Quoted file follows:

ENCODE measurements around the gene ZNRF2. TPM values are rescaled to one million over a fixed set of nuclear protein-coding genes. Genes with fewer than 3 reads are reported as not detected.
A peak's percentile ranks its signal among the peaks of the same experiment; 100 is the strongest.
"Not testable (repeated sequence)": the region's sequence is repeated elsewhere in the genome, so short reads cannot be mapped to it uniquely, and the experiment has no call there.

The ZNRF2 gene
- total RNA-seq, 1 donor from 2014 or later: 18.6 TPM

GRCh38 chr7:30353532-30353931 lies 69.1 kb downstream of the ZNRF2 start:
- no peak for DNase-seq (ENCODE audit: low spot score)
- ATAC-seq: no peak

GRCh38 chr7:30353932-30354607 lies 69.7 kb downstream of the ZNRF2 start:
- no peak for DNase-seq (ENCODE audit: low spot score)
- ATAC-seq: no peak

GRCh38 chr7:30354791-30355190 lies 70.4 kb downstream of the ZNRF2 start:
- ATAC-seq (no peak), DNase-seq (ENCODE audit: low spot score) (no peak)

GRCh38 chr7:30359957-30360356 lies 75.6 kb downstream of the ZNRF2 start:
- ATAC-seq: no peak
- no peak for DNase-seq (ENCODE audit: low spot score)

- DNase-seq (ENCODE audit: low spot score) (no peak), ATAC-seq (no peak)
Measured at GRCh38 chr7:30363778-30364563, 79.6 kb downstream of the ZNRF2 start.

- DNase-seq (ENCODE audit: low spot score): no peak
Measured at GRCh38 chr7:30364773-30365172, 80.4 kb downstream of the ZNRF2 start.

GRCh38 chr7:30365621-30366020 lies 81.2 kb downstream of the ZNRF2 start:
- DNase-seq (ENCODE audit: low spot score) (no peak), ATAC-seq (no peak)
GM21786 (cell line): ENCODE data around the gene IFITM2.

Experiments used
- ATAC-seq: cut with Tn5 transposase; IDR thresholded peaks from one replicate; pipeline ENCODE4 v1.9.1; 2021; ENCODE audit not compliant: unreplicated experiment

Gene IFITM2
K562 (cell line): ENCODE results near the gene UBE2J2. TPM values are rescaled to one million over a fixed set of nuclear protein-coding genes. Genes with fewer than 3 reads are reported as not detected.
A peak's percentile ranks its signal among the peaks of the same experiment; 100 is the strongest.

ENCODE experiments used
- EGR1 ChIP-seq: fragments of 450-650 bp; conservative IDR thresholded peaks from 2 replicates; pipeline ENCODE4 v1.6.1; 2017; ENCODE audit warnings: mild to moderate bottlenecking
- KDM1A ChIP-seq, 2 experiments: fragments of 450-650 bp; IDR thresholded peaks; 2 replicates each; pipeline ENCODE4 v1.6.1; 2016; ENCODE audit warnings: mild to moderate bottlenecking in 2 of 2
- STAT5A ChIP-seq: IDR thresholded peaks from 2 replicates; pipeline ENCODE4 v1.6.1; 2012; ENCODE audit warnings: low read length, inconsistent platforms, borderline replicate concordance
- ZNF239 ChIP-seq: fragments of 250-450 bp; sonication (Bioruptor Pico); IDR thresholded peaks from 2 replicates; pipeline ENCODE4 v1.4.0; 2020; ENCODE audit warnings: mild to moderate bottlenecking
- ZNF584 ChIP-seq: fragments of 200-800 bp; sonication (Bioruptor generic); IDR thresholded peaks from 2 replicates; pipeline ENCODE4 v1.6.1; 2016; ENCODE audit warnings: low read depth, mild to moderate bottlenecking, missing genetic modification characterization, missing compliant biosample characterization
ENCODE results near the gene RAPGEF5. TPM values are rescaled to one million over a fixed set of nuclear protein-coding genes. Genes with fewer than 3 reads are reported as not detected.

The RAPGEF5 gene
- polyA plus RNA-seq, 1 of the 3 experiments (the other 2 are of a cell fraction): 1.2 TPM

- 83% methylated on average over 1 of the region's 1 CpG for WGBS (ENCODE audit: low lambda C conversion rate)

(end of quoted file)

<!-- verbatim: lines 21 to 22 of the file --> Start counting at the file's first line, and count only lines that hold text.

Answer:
GRCh38 chr7:30365621-30366020 lies 81.2 kb downstream of the ZNRF2 start:
- DNase-seq (ENCODE audit: low spot score) (no peak), ATAC-seq (no peak)